Only 4 miles (6 km) from the thriving African city of Nairobi is one of the world’s biggest slums, a place with little sanitation, employment or hope for the future. Kibera is a world unto its own, a seething mass of humanity squeezed into one square mile of land. No one is sure how many people live there, but it is estimated to be between 1 million and 1.5 million people.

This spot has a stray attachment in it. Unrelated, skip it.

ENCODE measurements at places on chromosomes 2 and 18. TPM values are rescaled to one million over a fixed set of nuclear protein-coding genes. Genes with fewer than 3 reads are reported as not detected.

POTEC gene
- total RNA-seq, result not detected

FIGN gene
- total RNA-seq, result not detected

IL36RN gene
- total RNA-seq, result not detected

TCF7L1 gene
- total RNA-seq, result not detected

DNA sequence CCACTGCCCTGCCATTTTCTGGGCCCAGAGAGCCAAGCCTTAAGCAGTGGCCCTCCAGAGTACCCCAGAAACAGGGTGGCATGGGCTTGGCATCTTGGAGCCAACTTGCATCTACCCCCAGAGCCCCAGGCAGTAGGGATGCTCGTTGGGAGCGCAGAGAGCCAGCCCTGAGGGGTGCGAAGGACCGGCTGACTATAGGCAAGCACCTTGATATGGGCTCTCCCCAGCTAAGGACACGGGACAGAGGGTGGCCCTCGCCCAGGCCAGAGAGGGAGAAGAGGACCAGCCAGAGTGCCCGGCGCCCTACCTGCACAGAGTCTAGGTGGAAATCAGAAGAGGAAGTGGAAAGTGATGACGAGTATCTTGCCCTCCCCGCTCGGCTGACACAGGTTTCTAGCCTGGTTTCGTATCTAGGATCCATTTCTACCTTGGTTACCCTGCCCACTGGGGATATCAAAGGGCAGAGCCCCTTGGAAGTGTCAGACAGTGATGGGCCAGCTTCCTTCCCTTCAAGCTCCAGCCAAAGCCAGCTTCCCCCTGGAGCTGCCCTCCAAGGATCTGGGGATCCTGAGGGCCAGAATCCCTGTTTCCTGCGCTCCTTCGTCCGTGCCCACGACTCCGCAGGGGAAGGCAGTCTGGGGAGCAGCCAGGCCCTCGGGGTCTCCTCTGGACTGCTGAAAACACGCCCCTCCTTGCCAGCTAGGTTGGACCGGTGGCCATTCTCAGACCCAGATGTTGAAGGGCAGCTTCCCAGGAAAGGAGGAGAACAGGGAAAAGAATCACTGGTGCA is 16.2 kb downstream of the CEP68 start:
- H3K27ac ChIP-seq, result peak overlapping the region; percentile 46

Residents of Kibera live there because it is the only place they can afford to live in the expensive city of Nairobi. Most pay a rent of $10 to $15 per month in the mud plastered rooms 10 ft square — and even that is a struggle for families trying to survive on a dollar a day. For that rent, families of 5-10 people share a one-room shack. It’s a place that has to be experienced to be understood. It’s almost impossible to describe what it’s like to walk on streets made of packed garbage, to see the homes made of cast-off materials and to watch children playing near open sewage. The only toilet facilities available charge for use, so the infamous ‘flying toilet’ is the only solution. Waste is deposited in plastic bags and flung as far from home as is possible. There is no official electricity supply into Kibera, and no clean water. After a heavy rain the alleyways between homes are mud, and at night time women and children especially are at constant threat of the worst possible violations. … even amongst a million people crammed in on themselves, you are on your own. But Kibera is not without hope. Even though the Government of Kenya does little for those who are forced to live in slums, many residents do all they can to help themselves, and to help their neighbors. Community groups, small businesses run by widows, and a strong spirit of sharing are also part of Kibera. The brighter aspects of Kibera are especially found in those who focus on serving the vulnerable children of the slums. Havilla childrens centre dream was born by few volunteers who had a heart to support vulnerable children get –Education,Food,clothing and medical . With help from friends around the world, there is always hope for the children within Kibera.